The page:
I tried to stay positive for Cathy and Allison. I'd go and poke Allison's rib cage, and sometimes get a chuckle and a playful hit in return. I imagined her smiling. Big brown eyes and soft blonde curls. Soft smile. She was beautiful. I'd give anything to see her face again. Anything.
I'd go and pull Cathy up and swig her around, and sometimes she'd laugh because she knew it was me, or she'd scream and become restless in my arms, because she thought it was another attack. By some stranger near us, or by whatever took her sight. If she did scream, I'd sit her down and tell her it was me, and then I'd pull her into my arms and hold her. She'd cry and demand to know why this happened to us, to everyone. Why it was happening now. Why it was happening. What was happening?
"I don't know, sweetie," I'd tell her. Allison would rest her head on my shoulder, and pull us both into a hug. Misery was everywhere, there was no light and no heat, and every familiar safety net had disappeared. I was so glad the girls didn't see the tears I occasionally felt form in my eyes. I felt like I had to be strong for them- what am I saying? I knew I had to be strong, I have to be strong.
"Daddy I'm so cold," Cathy said and she lifted my arm up and pulled it around her. I hugged her tightly, with my other arm around Allison. To be honest, I wasn't very warm myself. I had an urge to just rub my hands on my arms and warm myself up, but my arms were providing heat for my family.
On day five, the animals were gone.
I had completely forgotten about the animals. It wasn't until the sounds of neigh's, and bah's, and barking and meowing had disappeared. Like the tree's, the water, sight, and presumably the sun, they had just disappeared. This didn't affect me very much, but our stomachs were rumbling. The last thing Cathy had eaten was an apple. My little girl had gone two days without food. I was overwhelmed with guilt.
I asked Allison how she was doing while Cathy slept. "Darling, I'm starving," I managed to mutter a syllable before she interrupted me. "I know you can't do anything, I'm sorry." This time I rested my head on her shoulder, and she stroked the back of my neck. This time, it was her turn to be strong. More guilt.
The world was not quiet, but I compared it to day one. Day one was an elephant and day five was a mouse. The lingering smell of blood was still there, but the smell of smoke had gone away. How could an individual start a fire without wood, any source of ignition, etcetera...
I think I held Cathy and Allison in my arms all day. We didn't say much; there wasn't much to say. Not much to say that was totally heart breaking, anyway. We just listened to the crying, moaning, the occasional scream, the rumbling of our stomachs. I was so thirsty, but I didn't care. I felt a tear roll down my cheek.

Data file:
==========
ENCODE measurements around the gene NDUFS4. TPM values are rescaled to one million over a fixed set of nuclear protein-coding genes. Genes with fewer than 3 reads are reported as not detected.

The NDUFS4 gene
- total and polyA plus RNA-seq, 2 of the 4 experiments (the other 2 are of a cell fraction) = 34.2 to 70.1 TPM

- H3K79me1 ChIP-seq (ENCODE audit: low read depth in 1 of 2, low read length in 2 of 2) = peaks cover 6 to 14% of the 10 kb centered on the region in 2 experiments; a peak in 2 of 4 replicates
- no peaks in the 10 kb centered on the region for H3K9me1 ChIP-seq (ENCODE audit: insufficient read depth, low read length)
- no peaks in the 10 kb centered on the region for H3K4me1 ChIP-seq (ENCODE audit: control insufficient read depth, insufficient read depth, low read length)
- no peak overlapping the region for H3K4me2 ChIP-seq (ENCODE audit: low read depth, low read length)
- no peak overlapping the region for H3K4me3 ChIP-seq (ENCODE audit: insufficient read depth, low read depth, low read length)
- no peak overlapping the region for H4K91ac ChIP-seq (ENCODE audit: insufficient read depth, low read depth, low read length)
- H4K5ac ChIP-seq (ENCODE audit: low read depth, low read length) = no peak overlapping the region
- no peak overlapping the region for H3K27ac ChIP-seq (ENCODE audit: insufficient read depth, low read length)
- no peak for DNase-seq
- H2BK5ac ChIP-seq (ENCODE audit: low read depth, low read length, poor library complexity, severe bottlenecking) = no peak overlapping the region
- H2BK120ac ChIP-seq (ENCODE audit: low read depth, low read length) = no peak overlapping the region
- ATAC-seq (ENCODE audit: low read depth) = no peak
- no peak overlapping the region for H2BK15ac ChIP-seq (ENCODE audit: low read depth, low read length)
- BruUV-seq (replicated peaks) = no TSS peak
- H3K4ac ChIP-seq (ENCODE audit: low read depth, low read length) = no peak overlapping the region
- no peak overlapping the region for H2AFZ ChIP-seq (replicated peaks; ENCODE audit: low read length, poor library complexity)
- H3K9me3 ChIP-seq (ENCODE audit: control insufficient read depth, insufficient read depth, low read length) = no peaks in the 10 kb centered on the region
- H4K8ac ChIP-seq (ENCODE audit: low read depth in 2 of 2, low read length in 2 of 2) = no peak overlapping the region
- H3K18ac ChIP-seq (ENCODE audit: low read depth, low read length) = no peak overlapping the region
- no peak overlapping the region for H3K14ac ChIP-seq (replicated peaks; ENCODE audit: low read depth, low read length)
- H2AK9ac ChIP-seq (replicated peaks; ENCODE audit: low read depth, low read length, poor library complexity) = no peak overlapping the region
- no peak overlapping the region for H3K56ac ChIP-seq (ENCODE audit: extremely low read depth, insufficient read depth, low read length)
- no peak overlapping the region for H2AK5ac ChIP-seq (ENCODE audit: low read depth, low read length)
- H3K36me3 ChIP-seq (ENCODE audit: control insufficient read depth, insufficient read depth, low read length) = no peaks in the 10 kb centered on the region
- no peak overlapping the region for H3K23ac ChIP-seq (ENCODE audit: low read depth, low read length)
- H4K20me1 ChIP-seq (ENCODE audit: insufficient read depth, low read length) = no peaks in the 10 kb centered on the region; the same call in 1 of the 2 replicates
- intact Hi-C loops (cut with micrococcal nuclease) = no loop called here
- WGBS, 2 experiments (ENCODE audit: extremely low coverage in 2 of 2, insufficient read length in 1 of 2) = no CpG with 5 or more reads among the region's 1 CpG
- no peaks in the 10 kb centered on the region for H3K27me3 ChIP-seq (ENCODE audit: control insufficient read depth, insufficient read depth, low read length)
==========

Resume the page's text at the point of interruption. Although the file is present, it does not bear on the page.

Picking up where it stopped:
Allison had been crying. She rested her head on my shoulder, and my shit was soaked with her tears around that area. Cathy wasn't crying. I was so proud. I know Cathy, and I know she is loud when she cries. I smirk, because although her cries are heart breaking, they are also comical. My twelve year old, coming home, crying as loud as she can because she expected a card from the boy she admired on Valentine's Day. I find myself chuckling and bury my face in Cathy's hair. I whisper, "I'm so proud of you, sweetheart. I hope you know that."
I heard her signature crying noises, and her sobs shuddered her.
It's day six, and I've been awake for about thirty seconds.
My family and I were awoken by screams, so loud, and so horrible to hear. I clutched onto my girls and pulled them so close to me, holding on for dear life.
Now the world is daunting, and I've just been totally overcome by horrid feelings- not just guilt.
All at once, dehydration, fatigue, starvation, pain and illness strike me. If there was anything in my stomach I would wretch it up. By the smell of it, some of the people who had resorted to cannibalism wretched it up.
I feel like the end is drawing closer and closer, crawling towards us, ready to snatch us up.
"Allison," I began. I tell her how beautiful she is; I apologize for not telling her how beautiful she is everyday; I apologize for not asking her to marry me the moment I met her; I tell her about the horrible place I was in before I met her, and how she saved my life. How our story is my favourite story, and how she makes me the happiest man alive.
"Cathy," I'm sobbing, but I go on anyway. I tell her how clever and funny she is; I tell her how proud of her I am; I apologize for yelling at her when she didn't deserve it; I apologize for not spending every moment she could spare me with her and her mother; I apologize for not asking her how her day was every day; I tell her about how funny she looked the day she was born, and how now, twelve years later, she had blossomed into a beautiful young lady.
I tell them both I love them. They tell me they love me too. They tell each other. We hold onto each other. We don't dare to let go.
Suddenly, I feel emptiness, not inside of me but next to me. Cathy had disappeared.
"CATHERINE!" I screamed at the top of my lungs, and it hurt so much and I didn't care.
"CATHY!" Allison begins, but suddenly she's gone too.
I yell their names, not bearing the loneliness. I hear my voice breaking, until I'm just croaking their names. My voice is barely audible. I can barely hear myself.
I let myself fall back, defeated. It's my entire fault. I didn't protect my family well enough and now they're inexplicably gone. My whole world crumbles around me, into nothingness. I am nothingness.
I feel relieved when I am suddenly gone too, and I don't think anymore.